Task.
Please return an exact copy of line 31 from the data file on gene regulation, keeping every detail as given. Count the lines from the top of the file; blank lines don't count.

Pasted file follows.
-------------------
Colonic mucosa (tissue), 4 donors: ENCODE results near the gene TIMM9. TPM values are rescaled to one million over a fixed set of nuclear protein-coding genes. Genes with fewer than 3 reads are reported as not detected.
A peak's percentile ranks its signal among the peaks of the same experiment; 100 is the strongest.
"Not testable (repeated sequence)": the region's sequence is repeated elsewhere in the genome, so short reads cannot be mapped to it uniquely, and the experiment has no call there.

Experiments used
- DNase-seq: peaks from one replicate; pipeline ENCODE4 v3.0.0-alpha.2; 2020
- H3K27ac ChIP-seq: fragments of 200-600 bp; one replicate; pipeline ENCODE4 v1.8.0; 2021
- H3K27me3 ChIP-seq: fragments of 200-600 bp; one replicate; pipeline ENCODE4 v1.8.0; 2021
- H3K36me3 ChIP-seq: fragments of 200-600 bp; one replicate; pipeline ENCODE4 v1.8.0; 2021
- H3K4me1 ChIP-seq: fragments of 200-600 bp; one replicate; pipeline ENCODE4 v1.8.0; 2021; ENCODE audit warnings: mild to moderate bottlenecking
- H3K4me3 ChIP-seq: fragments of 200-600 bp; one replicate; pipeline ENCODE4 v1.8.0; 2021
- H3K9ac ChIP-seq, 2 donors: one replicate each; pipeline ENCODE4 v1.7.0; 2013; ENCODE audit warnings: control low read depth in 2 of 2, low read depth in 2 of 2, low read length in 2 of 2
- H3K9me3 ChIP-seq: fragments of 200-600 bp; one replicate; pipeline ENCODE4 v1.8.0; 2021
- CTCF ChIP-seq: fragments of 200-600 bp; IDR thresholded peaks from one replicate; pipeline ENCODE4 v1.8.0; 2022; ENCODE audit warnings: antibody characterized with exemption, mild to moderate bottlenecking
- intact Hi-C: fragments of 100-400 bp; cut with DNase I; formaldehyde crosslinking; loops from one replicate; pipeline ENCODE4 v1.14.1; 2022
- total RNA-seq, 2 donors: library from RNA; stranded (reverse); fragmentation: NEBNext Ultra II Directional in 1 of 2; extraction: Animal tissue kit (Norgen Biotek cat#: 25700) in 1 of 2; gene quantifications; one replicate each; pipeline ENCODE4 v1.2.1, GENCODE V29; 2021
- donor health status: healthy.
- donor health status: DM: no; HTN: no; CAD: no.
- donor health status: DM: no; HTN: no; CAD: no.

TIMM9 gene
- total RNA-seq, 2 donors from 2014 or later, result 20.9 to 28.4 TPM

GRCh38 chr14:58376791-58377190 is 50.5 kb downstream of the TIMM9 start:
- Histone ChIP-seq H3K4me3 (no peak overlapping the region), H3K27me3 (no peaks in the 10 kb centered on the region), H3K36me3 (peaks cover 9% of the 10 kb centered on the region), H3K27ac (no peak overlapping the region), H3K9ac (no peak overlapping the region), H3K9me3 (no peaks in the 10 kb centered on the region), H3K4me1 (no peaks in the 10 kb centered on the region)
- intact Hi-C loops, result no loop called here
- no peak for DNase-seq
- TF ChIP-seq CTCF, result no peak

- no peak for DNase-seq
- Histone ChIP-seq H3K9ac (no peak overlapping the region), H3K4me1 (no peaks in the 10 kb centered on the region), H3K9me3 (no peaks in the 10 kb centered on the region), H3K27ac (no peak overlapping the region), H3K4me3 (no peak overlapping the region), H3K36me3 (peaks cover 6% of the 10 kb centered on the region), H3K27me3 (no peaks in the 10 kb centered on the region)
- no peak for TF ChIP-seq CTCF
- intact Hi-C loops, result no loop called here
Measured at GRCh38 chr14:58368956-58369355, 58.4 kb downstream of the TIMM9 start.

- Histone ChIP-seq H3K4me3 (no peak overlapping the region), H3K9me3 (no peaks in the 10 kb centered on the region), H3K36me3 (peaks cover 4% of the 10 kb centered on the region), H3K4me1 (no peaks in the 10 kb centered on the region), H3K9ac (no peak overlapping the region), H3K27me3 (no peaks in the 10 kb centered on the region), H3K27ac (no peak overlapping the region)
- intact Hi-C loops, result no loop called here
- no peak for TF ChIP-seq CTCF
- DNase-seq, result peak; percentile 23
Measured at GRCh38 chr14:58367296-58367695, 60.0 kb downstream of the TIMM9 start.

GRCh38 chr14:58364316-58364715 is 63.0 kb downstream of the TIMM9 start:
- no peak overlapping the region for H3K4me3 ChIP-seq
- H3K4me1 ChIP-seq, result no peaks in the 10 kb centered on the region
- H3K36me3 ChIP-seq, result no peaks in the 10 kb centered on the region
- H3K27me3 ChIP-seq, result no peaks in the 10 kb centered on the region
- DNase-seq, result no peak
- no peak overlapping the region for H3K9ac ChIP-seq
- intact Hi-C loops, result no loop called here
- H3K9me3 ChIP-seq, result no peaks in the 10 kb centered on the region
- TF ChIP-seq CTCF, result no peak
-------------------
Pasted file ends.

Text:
- Histone ChIP-seq H3K4me3 (no peak overlapping the region), H3K9me3 (no peaks in the 10 kb centered on the region), H3K36me3 (peaks cover 4% of the 10 kb centered on the region), H3K4me1 (no peaks in the 10 kb centered on the region), H3K9ac (no peak overlapping the region), H3K27me3 (no peaks in the 10 kb centered on the region), H3K27ac (no peak overlapping the region)